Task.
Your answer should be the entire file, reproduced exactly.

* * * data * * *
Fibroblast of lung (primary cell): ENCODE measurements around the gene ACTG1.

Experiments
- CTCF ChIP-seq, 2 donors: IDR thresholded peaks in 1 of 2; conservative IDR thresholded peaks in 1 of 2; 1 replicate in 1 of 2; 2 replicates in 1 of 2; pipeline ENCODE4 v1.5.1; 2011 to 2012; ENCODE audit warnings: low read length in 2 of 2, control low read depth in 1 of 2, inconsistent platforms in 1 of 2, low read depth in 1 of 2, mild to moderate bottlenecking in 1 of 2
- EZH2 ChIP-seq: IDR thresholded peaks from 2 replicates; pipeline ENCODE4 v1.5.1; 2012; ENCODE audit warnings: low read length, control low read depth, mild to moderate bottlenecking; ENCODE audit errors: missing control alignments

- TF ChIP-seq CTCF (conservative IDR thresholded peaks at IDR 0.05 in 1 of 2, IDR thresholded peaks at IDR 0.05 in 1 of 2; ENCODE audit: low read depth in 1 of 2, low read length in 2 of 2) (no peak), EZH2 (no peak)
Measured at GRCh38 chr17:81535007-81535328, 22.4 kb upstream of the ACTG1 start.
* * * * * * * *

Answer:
Fibroblast of lung (primary cell): ENCODE measurements around the gene ACTG1.

Experiments
- CTCF ChIP-seq, 2 donors: IDR thresholded peaks in 1 of 2; conservative IDR thresholded peaks in 1 of 2; 1 replicate in 1 of 2; 2 replicates in 1 of 2; pipeline ENCODE4 v1.5.1; 2011 to 2012; ENCODE audit warnings: low read length in 2 of 2, control low read depth in 1 of 2, inconsistent platforms in 1 of 2, low read depth in 1 of 2, mild to moderate bottlenecking in 1 of 2
- EZH2 ChIP-seq: IDR thresholded peaks from 2 replicates; pipeline ENCODE4 v1.5.1; 2012; ENCODE audit warnings: low read length, control low read depth, mild to moderate bottlenecking; ENCODE audit errors: missing control alignments

- TF ChIP-seq CTCF (conservative IDR thresholded peaks at IDR 0.05 in 1 of 2, IDR thresholded peaks at IDR 0.05 in 1 of 2; ENCODE audit: low read depth in 1 of 2, low read length in 2 of 2) (no peak), EZH2 (no peak)
Measured at GRCh38 chr17:81535007-81535328, 22.4 kb upstream of the ACTG1 start.